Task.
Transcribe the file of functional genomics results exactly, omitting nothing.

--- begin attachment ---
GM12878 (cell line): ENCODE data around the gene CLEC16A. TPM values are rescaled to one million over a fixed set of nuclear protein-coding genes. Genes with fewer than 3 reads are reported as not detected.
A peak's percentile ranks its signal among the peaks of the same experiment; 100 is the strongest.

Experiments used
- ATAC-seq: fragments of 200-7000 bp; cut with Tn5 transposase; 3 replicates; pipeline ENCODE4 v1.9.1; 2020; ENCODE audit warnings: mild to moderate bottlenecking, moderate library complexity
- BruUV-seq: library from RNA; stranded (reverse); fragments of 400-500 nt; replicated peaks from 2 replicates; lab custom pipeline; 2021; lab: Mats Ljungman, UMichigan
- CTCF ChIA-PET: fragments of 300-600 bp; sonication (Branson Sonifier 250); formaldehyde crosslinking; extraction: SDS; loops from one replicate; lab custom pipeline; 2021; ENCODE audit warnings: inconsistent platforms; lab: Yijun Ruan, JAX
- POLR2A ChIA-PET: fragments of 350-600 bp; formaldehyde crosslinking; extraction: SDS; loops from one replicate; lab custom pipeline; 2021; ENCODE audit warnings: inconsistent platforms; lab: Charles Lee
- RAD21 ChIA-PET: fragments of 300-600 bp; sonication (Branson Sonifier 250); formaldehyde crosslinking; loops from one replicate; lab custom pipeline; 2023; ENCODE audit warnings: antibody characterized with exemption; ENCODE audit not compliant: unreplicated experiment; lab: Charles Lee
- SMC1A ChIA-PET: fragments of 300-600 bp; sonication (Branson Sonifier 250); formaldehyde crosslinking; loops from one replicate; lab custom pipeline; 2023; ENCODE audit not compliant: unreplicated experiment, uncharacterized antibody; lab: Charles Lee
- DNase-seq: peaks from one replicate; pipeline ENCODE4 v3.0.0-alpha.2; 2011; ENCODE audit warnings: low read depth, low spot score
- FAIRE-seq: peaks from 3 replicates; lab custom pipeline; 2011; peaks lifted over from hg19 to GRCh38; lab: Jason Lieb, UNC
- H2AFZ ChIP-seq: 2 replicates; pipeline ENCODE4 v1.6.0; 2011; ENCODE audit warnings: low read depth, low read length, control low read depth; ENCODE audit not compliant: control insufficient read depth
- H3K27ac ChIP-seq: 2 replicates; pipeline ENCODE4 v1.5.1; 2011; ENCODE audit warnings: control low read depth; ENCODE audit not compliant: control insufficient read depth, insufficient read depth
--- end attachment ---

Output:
GM12878 (cell line): ENCODE data around the gene CLEC16A. TPM values are rescaled to one million over a fixed set of nuclear protein-coding genes. Genes with fewer than 3 reads are reported as not detected.
A peak's percentile ranks its signal among the peaks of the same experiment; 100 is the strongest.

Experiments used
- ATAC-seq: fragments of 200-7000 bp; cut with Tn5 transposase; 3 replicates; pipeline ENCODE4 v1.9.1; 2020; ENCODE audit warnings: mild to moderate bottlenecking, moderate library complexity
- BruUV-seq: library from RNA; stranded (reverse); fragments of 400-500 nt; replicated peaks from 2 replicates; lab custom pipeline; 2021; lab: Mats Ljungman, UMichigan
- CTCF ChIA-PET: fragments of 300-600 bp; sonication (Branson Sonifier 250); formaldehyde crosslinking; extraction: SDS; loops from one replicate; lab custom pipeline; 2021; ENCODE audit warnings: inconsistent platforms; lab: Yijun Ruan, JAX
- POLR2A ChIA-PET: fragments of 350-600 bp; formaldehyde crosslinking; extraction: SDS; loops from one replicate; lab custom pipeline; 2021; ENCODE audit warnings: inconsistent platforms; lab: Charles Lee
- RAD21 ChIA-PET: fragments of 300-600 bp; sonication (Branson Sonifier 250); formaldehyde crosslinking; loops from one replicate; lab custom pipeline; 2023; ENCODE audit warnings: antibody characterized with exemption; ENCODE audit not compliant: unreplicated experiment; lab: Charles Lee
- SMC1A ChIA-PET: fragments of 300-600 bp; sonication (Branson Sonifier 250); formaldehyde crosslinking; loops from one replicate; lab custom pipeline; 2023; ENCODE audit not compliant: unreplicated experiment, uncharacterized antibody; lab: Charles Lee
- DNase-seq: peaks from one replicate; pipeline ENCODE4 v3.0.0-alpha.2; 2011; ENCODE audit warnings: low read depth, low spot score
- FAIRE-seq: peaks from 3 replicates; lab custom pipeline; 2011; peaks lifted over from hg19 to GRCh38; lab: Jason Lieb, UNC
- H2AFZ ChIP-seq: 2 replicates; pipeline ENCODE4 v1.6.0; 2011; ENCODE audit warnings: low read depth, low read length, control low read depth; ENCODE audit not compliant: control insufficient read depth
- H3K27ac ChIP-seq: 2 replicates; pipeline ENCODE4 v1.5.1; 2011; ENCODE audit warnings: control low read depth; ENCODE audit not compliant: control insufficient read depth, insufficient read depth